"These geochemical reactions occur at the nanopore level and create a very tight seal and, at the study site, retained carbon dioxide much longer than expected," Evans says. "Our findings reveal important insights about the feasibility of storing carbon. Our work suggests that in natural systems, the CO2 may move very slowly in rocks and that effective seals are possible in some CCS scenarios."

Media Contact

James "Jim" Evans
james.evans@usu.edu
435-797-1267

http://www.usu.edu 

James "Jim" Evans | EurekAlert!

More articles from Earth Sciences:

nachricht NASA eyes Pineapple Express soaking California
24.02.2017 | NASA/Goddard Space Flight Center

nachricht 'Quartz' crystals at the Earth's core power its magnetic field
23.02.2017 | Tokyo Institute of Technology

All articles from Earth Sciences >>>

The most recent press releases about innovation >>>

Die letzten 5 Focus-News des innovations-reports im Überblick:

Im Focus: Safe glide at total engine failure with ELA-inside

On January 15, 2009, Chesley B. Sullenberger was celebrated world-wide: after the two engines had failed due to bird strike, he and his flight crew succeeded after a glide flight with an Airbus A320 in ditching on the Hudson River. All 155 people on board were saved.

On January 15, 2009, Chesley B. Sullenberger was celebrated world-wide: after the two engines had failed due to bird strike, he and his flight crew succeeded...

Im Focus: Breakthrough with a chain of gold atoms

In the field of nanoscience, an international team of physicists with participants from Konstanz has achieved a breakthrough in understanding heat transport

In the field of nanoscience, an international team of physicists with participants from Konstanz has achieved a breakthrough in understanding heat transport

Im Focus: DNA repair: a new letter in the cell alphabet

Results reveal how discoveries may be hidden in scientific “blind spots”

Cells need to repair damaged DNA in our genes to prevent the development of cancer and other diseases. Our cells therefore activate and send “repair-proteins”...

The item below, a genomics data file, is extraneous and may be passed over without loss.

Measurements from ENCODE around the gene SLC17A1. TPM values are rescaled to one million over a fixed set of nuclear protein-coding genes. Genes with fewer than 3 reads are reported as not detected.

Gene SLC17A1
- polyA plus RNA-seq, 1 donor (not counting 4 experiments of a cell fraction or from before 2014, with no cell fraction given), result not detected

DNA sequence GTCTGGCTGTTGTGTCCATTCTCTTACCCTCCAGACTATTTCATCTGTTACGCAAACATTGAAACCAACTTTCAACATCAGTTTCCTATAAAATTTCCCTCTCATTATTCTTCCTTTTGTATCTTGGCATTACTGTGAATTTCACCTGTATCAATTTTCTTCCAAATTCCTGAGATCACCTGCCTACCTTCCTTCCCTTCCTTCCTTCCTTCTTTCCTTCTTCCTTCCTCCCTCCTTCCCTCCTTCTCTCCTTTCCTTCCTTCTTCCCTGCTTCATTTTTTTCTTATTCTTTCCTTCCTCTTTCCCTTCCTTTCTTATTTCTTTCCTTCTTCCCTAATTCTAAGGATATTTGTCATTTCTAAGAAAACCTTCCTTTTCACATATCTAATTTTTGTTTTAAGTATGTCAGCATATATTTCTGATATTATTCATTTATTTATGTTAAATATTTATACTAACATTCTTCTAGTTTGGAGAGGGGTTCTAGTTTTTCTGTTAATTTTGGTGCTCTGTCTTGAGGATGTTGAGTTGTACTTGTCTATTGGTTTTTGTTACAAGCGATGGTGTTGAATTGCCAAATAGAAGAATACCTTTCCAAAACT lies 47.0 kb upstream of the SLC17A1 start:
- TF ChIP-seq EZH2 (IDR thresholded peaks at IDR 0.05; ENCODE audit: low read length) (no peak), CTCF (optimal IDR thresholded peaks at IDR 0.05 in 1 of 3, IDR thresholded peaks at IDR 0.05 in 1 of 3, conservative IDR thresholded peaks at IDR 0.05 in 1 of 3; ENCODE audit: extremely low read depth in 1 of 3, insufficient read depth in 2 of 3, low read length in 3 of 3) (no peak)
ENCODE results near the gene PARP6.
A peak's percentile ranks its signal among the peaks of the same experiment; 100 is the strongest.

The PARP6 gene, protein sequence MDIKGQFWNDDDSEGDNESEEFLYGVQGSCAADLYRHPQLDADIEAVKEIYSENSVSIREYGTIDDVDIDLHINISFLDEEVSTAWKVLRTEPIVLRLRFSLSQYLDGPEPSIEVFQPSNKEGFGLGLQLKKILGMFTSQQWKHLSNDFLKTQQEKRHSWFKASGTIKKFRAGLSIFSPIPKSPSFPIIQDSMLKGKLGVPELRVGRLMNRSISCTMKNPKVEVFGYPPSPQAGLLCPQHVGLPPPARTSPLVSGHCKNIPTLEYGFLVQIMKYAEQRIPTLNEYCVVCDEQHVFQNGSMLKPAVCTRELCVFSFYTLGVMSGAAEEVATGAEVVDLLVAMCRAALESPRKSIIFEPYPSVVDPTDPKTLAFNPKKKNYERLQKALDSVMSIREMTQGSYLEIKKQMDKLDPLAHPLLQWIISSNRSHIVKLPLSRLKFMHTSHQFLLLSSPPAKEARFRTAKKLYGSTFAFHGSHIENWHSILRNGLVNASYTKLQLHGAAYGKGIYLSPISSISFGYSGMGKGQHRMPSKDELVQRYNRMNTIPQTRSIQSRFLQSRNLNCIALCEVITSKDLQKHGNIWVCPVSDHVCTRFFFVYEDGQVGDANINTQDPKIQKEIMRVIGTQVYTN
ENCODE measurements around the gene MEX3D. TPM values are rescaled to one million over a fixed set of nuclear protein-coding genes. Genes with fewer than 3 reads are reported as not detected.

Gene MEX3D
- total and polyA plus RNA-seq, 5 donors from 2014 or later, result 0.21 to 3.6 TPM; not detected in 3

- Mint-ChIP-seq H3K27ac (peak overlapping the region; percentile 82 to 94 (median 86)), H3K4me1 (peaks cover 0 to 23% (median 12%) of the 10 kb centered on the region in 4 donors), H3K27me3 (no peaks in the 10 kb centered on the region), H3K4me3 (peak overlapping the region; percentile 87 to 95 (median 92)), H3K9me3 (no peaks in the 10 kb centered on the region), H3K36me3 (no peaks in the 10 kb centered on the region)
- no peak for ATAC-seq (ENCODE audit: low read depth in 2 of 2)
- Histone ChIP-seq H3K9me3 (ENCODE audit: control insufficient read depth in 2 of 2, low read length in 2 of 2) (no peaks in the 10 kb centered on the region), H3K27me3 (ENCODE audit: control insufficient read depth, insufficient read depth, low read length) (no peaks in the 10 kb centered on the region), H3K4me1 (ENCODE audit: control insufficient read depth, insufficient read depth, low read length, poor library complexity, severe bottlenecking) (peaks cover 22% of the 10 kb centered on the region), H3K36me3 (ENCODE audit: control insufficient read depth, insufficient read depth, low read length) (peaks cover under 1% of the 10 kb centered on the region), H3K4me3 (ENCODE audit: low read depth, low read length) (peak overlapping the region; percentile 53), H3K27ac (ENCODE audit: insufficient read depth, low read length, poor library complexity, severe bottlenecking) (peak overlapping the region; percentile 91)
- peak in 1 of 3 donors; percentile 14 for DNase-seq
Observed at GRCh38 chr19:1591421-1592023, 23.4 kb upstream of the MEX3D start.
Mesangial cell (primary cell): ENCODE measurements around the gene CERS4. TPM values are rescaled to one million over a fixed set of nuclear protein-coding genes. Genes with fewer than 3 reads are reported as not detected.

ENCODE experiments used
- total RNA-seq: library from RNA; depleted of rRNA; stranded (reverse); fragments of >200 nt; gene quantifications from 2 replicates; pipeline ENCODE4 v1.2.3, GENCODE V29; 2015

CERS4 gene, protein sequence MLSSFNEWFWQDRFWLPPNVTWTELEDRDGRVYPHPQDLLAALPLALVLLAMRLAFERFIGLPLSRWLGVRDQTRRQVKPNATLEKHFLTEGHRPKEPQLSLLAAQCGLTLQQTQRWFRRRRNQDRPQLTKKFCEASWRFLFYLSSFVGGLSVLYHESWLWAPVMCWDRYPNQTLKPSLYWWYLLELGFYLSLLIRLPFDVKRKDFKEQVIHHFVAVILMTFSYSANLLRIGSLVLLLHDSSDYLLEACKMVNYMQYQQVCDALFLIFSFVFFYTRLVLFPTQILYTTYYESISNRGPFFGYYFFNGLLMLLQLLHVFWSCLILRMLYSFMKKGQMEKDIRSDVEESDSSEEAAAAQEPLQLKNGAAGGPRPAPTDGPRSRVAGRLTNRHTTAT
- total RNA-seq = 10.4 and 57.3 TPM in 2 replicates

Im Focus: Dresdner scientists print tomorrow’s world

The Fraunhofer IWS Dresden and Technische Universität Dresden inaugurated their jointly operated Center for Additive Manufacturing Dresden (AMCD) with a festive ceremony on February 7, 2017. Scientists from various disciplines perform research on materials, additive manufacturing processes and innovative technologies, which build up components in a layer by layer process. This technology opens up new horizons for component design and combinations of functions. For example during fabrication, electrical conductors and sensors are already able to be additively manufactured into components. They provide information about stress conditions of a product during operation.

The 3D-printing technology, or additive manufacturing as it is often called, has long made the step out of scientific research laboratories into industrial...

Im Focus: Mimicking nature's cellular architectures via 3-D printing

Research offers new level of control over the structure of 3-D printed materials

Nature does amazing things with limited design materials. Grass, for example, can support its own weight, resist strong wind loads, and recover after being...

All Focus news of the innovation-report >>>

Anzeige

Anzeige

Event News

Booth and panel discussion – The Lindau Nobel Laureate Meetings at the AAAS 2017 Annual Meeting

13.02.2017 | Event News

Complex Loading versus Hidden Reserves

10.02.2017 | Event News

International Conference on Crystal Growth in Freiburg

09.02.2017 | Event News

 
Latest News

New pop-up strategy inspired by cuts, not folds

27.02.2017 | Materials Sciences

Sandia uses confined nanoparticles to improve hydrogen storage materials performance

27.02.2017 | Interdisciplinary Research

Decoding the genome's cryptic language

27.02.2017 | Life Sciences

VideoLinks
B2B-VideoLinks
More VideoLinks >>>